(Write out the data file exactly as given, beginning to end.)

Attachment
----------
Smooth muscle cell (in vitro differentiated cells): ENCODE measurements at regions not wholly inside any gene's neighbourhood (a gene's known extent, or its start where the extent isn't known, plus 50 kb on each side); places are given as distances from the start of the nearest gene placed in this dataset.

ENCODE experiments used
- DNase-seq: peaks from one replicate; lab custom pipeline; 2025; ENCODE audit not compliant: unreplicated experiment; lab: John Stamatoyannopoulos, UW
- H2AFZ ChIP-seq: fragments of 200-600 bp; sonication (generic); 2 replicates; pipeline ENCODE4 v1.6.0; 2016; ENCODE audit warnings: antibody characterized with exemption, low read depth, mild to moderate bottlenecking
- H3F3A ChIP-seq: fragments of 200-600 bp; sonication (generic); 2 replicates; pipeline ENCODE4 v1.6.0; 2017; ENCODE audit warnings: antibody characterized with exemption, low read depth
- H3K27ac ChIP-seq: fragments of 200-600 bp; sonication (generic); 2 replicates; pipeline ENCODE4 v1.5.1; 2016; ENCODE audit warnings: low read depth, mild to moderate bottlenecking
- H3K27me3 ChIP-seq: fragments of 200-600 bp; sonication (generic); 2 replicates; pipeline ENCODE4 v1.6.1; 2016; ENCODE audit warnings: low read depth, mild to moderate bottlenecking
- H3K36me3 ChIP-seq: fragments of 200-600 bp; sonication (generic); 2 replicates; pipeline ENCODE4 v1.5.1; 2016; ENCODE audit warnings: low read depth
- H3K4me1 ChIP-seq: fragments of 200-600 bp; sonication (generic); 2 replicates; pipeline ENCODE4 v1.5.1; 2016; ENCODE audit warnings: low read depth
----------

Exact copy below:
Smooth muscle cell (in vitro differentiated cells): ENCODE measurements at regions not wholly inside any gene's neighbourhood (a gene's known extent, or its start where the extent isn't known, plus 50 kb on each side); places are given as distances from the start of the nearest gene placed in this dataset.

ENCODE experiments used
- DNase-seq: peaks from one replicate; lab custom pipeline; 2025; ENCODE audit not compliant: unreplicated experiment; lab: John Stamatoyannopoulos, UW
- H2AFZ ChIP-seq: fragments of 200-600 bp; sonication (generic); 2 replicates; pipeline ENCODE4 v1.6.0; 2016; ENCODE audit warnings: antibody characterized with exemption, low read depth, mild to moderate bottlenecking
- H3F3A ChIP-seq: fragments of 200-600 bp; sonication (generic); 2 replicates; pipeline ENCODE4 v1.6.0; 2017; ENCODE audit warnings: antibody characterized with exemption, low read depth
- H3K27ac ChIP-seq: fragments of 200-600 bp; sonication (generic); 2 replicates; pipeline ENCODE4 v1.5.1; 2016; ENCODE audit warnings: low read depth, mild to moderate bottlenecking
- H3K27me3 ChIP-seq: fragments of 200-600 bp; sonication (generic); 2 replicates; pipeline ENCODE4 v1.6.1; 2016; ENCODE audit warnings: low read depth, mild to moderate bottlenecking
- H3K36me3 ChIP-seq: fragments of 200-600 bp; sonication (generic); 2 replicates; pipeline ENCODE4 v1.5.1; 2016; ENCODE audit warnings: low read depth
- H3K4me1 ChIP-seq: fragments of 200-600 bp; sonication (generic); 2 replicates; pipeline ENCODE4 v1.5.1; 2016; ENCODE audit warnings: low read depth